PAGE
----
Comics Watch: A New Gotham Comes Into Focus in 'Batman'

Batman 87 - Publicity - H 2020
DC Comics/Guillem March
The Hollywood Reporter's weekly column on a notable comic book dives deep into The Dark Knight's latest adventure.

Welcome back to The Hollywood Reporter's weekly Comics Watch, a dive into how the latest books from Marvel, DC and beyond could provide fodder for the big (and small) screen.

Gotham City is at a turning point in the latest issue of Batman. James Tynion IV already introduced us to several new gadgets in the Dark Knight’s arsenal in the previous issue, and his opening arc on the title. In the latest issue, No. 87, Tynion and artist Guillem March turn their eyes to Gotham City and a secret plot to destroy Batman, and alter-ego Bruce Wayne’s plans to rebuild Gotham City in the aftermath of Bane’s chokehold on the city during Tom King’s run.

Tynion has described his run on Batman as action-horror, and those familiar with his work shouldn’t be surprised with the eeriness he’s injecting into the world of Batman. What really comes into focus in this second installment of the arc titled “Their Dark Designs” are the myriad of aesthetic and tonal influences shaping this run on Batman. Recent writers Tom King, Scott Snyder and Grant Morrison all have an impact here that can be seen and felt. But more than that, there’s a seeming interest in blending elements of Tim Burton, Joel Schumacher, Christopher Nolan and Zack Snyder’s films to create a Gotham City that is equal parts German Expressionist nightmare, neon wonderland, functional landscape beset by politics and class struggles and the ruined dreams of a hero struggling to find his way back. As we prepare to witness the emergence of a new Gotham City in Matt Reeves’ The Batman, it feels necessary to look at what the city is and what we want to see from it.

Gotham has always been the most fascinating city in all of comics, perhaps because it’s been so varied in terms of vision. While Marvel’s burgs are echoes of our real world, incorporating current events, new structures and even traffic patterns, the cities of the DC Universe aren’t bound by any rules of reality or artistic constraints. Places like Central City, Coast City and Metropolis have undergone numerous changes over the years, but none so drastic as Gotham. It’s a place where seemingly no one would want to live, and yet is populated by millions. Snyder’s take on Gotham suggested that its inhabitants saw it as a gauntlet, a test that proved if they could survive there they could survive anything. It’s a city that reacts to its inhabitants, showing both the best and worst of those who live there. Tynion and his art team run with this idea, taking a metatextual approach that finds Gotham as more than a reflection of its comic book population but the entire pop culture phenomenon that is Batman.

The first page of Batman No. 87 gives a clear idea of what this new Gotham looks like. Towered over by ruined buildings and crumbling structures, there’s a glow in the center, a haven of information and unnatural neon light. But this central glow is no sanctuary. It’s merely the physical manifestation of Gotham’s more colorful adversaries. It’s beautiful, and filled with a sense of unease. It’s a place where anything could happen and where the governing bodies of law and order cannot reach. If Gotham is reacting to its inhabitants, and they to it, then this would also explain Tynion and March’s approach to the classic villains Riddler and Penguin, who are simultaneously monstrous and modern, their very bone structures altered to reflect their new surroundings and approach. Like the city itself, the influences of Burton, Schumacher and even Batman: The Animated Series are all over these characters designs, while their methods seem born of a similar post 9/11 need for information and surveillance that gave rise to The Dark Knight (2008).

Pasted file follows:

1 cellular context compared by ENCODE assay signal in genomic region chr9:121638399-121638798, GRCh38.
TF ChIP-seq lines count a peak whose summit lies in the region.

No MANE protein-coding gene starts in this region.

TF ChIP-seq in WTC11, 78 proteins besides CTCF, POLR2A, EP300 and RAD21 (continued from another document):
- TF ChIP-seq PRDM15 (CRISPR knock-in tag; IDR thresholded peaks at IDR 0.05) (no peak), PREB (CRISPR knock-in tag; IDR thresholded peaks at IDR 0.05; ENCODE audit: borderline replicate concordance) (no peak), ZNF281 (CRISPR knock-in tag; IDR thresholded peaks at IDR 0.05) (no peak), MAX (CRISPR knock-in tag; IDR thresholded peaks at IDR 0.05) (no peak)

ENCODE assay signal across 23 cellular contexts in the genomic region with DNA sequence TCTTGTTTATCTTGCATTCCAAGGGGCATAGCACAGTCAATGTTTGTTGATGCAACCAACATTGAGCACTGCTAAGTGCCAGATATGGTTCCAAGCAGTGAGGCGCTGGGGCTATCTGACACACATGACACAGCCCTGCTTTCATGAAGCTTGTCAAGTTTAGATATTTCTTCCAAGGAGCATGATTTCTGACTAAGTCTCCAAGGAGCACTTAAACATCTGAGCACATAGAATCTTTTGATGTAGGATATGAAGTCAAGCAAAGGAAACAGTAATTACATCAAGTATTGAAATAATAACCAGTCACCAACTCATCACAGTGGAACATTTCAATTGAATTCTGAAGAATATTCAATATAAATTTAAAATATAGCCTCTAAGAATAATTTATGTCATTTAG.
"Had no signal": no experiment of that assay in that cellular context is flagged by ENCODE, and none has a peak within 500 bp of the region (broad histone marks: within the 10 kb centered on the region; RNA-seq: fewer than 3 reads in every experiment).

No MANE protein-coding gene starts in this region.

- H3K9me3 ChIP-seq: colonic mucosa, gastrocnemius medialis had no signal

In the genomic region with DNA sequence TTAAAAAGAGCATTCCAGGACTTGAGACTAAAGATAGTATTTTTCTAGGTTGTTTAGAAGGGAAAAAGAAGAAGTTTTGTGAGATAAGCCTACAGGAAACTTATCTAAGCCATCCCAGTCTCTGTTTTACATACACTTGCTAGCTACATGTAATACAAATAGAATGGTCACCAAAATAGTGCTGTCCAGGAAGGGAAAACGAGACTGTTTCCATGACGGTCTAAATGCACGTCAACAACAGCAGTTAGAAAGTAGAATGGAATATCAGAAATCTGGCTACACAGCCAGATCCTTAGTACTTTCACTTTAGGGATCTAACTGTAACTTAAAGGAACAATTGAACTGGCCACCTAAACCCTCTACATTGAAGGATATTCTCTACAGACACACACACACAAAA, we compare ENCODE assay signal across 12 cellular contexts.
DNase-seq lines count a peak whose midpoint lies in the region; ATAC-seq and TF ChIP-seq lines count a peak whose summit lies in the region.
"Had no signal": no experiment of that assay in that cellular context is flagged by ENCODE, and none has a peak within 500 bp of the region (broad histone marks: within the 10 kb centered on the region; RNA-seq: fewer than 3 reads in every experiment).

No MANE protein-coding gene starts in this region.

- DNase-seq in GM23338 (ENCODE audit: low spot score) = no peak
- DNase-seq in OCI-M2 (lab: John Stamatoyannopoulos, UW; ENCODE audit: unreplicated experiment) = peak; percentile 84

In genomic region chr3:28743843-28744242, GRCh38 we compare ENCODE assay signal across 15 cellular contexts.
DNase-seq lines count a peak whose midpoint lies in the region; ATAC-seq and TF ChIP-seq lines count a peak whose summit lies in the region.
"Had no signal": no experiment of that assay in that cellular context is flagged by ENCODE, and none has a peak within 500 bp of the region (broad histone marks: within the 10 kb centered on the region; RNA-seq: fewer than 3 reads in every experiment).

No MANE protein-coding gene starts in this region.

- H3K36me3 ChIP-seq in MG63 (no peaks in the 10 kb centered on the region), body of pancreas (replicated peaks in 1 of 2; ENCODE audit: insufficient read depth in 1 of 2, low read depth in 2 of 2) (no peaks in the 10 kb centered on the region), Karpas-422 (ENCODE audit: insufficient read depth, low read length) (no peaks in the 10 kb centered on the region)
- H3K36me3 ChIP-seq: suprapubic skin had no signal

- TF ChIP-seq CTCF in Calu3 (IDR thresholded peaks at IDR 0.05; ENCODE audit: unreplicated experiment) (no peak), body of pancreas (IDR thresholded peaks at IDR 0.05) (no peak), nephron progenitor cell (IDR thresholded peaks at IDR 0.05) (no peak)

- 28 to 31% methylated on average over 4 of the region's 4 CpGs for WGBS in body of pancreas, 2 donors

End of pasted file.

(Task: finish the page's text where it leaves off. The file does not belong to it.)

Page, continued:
Tynion also answers a question that has long been on the mind of Batman readers: If Arkham is so easy for criminals to escape from, why keep them there? This issue introduces the new prison known as The Black Block, designed by Batman and Lucius Fox with the intent of creating cells that could hold Gotham’s most dangerous criminals in devices that not even Batman or his family could escape. It’s another aspect of this new Gotham that pushes the city forward even while incorporating style elements of the past. With Arkham, Wayne Tower and the Batcave playing less substantial roles than they have in the past, Tynion and his team of artists have brought a fresh perspective to the book that shows just how important the dismantling of old structures can be.

What the Gotham City of Matt Reeves’ film will look like is anyone’s guess. Filming began in London earlier this month and set photos were taken on the Thames. I'm betting this Gotham City will be more gothic and Victorian-looking than the Gotham of Nolan’s films, but not quite as extreme as Burton’s or the art-deco look of Batman: The Animated Series. And in terms of the most recent depictions of Gotham, seen in Todd Phillips’ Joker and Cathy Yan’s Birds of Prey — which respectively took on a '70s, Martin Scorsese-influenced New York and a punk-rock vibe — Reeves will probably carve out his own distinct territory unrelated to those in either design or continuity. Our best evidence of the look of Reeves’ Batman, ahead of the trailer, will be the costume reveals. For as varied as Gotham City has been throughout its cinematic appearances, it has always been reflected back in the costuming, creating a complete picture of the city. While the timing of Tynion’s run on Batman and Reeves’ film will prevent either from directly influencing the other, I hope that the idea of Gotham as a place that serves as a mirror, and where new structures are built on top of the old, is something that exists in the zeitgeist and shows up beyond the page.